Study shows better readers rely on a ‘visual dictionary’ to read quickly and accurately


I don’t usually refer to medical documents on this blog, but I thought this was a fascinating discovery from the neuroscientists at Georgetown University Medical Center (GUMC), and well worth linking to. Their studies showed that readers who are able to read especially quickly are relying on a ‘visual dictionary’ in their heads, which helps them immediately recognise common words. These findings are contrary to the long-held belief that our brains work on phonics, ‘sounding out’ words while reading in our heads.

How exactly did they discover this? Through a series of fMRI scans performed while test subjects were reading texts, and keeping track of which neurons were firing when each word was encountered.

Glezer and her co-authors tested word recognition in 12 volunteers using fMRI. They were able to see that words that are different, but sound the same, like “hare” and “hair” activate different neurons, akin to accessing different entries in a dictionary’s catalogue. “If the sounds of the word had influence in this part of the brain we would expect to see that they activate the same or similar neurons, but this was not the case, ‘hair’ and ‘hare’ looked just as different as “hair” and “soup”. This suggests that all we use is the visual information of a word and not the sounds.”

This reminds me somewhat of the well-known study performed by researchers at Cambridge University, wherein they showed that so long as the first and last letters of a word were recognizable, you could scramble the other letters in the words of a sentence and the brain can still comprehend the meaning. For example: “Aoccdrnig to rscheearch at Cmabrigde Uinervtisy, it deosn’t mttaer in waht oredr the ltteers in a wrod are, the olny iprmoetnt tihng is taht the frist and lsat ltteer be at the rghit pclae.”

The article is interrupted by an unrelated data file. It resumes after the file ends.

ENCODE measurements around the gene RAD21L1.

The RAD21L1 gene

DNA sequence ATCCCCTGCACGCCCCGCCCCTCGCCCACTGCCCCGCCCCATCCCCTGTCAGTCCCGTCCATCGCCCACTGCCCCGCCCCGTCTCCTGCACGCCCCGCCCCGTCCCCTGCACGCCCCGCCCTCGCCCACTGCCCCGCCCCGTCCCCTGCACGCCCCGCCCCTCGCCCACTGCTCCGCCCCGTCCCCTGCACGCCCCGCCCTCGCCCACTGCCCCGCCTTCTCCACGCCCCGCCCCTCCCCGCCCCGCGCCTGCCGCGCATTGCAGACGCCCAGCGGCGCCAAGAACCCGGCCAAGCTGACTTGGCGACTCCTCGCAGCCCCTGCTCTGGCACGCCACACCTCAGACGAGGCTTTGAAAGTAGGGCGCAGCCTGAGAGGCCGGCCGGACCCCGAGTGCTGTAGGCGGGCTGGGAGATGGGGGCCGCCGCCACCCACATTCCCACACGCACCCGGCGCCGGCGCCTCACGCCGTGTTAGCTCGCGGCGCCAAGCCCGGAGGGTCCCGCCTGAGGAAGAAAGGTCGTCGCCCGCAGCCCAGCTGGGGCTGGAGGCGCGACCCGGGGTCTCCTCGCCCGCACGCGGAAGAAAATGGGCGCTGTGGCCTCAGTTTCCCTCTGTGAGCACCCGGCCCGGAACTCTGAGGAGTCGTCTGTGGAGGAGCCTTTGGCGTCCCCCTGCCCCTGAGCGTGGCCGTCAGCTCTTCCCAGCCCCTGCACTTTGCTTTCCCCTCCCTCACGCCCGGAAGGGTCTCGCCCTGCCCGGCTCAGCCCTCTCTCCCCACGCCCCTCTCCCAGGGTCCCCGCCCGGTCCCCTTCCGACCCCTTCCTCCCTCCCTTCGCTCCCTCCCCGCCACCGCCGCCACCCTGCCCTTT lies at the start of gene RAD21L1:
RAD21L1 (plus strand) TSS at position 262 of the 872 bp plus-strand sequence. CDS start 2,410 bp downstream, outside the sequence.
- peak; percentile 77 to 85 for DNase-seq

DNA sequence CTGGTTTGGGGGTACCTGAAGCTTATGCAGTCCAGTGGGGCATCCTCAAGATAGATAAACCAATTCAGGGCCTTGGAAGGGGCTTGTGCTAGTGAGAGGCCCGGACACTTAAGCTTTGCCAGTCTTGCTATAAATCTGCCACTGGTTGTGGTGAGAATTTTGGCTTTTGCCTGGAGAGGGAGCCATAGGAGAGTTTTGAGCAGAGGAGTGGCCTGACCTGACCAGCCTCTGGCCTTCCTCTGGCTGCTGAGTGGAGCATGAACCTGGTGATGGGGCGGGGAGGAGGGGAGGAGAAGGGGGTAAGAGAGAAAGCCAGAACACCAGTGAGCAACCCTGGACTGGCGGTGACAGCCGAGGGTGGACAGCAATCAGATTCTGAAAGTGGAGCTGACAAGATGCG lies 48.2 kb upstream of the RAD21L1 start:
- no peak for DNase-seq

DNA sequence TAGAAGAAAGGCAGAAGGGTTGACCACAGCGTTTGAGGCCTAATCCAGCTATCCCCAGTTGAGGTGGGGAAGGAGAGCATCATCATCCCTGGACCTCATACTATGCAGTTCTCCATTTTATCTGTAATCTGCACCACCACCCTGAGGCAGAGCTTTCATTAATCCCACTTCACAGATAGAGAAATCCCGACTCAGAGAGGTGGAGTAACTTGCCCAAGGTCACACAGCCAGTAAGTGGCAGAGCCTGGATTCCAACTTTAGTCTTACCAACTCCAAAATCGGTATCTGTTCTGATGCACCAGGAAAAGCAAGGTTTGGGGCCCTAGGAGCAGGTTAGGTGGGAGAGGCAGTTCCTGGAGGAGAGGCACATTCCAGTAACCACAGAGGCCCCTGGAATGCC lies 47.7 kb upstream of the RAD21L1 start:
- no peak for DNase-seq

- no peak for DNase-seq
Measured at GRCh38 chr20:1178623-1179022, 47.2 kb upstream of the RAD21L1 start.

“One camp of neuroscientists believes that we access both the phonology and the visual perception of a word as we read them and that the area or areas of the brain that do one, also do the other, but our study proves this isn’t the case,” says the study’s lead investigator, Laurie Glezer, Ph.D., a postdoctoral research fellow. She works in the Laboratory for Computational Cognitive Neuroscience at GUMC, led by Maximilian Riesenhuber, Ph.D., who is a co-author.

“What we found is that once we’ve learned a word, it is placed in a purely visual dictionary in the brain. Having a purely visual representation allows for the fast and efficient word recognition we see in skilled readers,” she says. “This study is the first demonstration of that concept.”

This study also gives a somewhat more elegant explanation for dyslexia – the brains of dyslexic people have a much smaller or less effective ‘visual dictionary’, and so they generally find reading a slow and laborious process – especially for words that they haven’t come across before. However, due to the findings of this study, it could be possible to help improve these skills at a younger age and thus offset the reading difficulties experienced by those with dyslexia.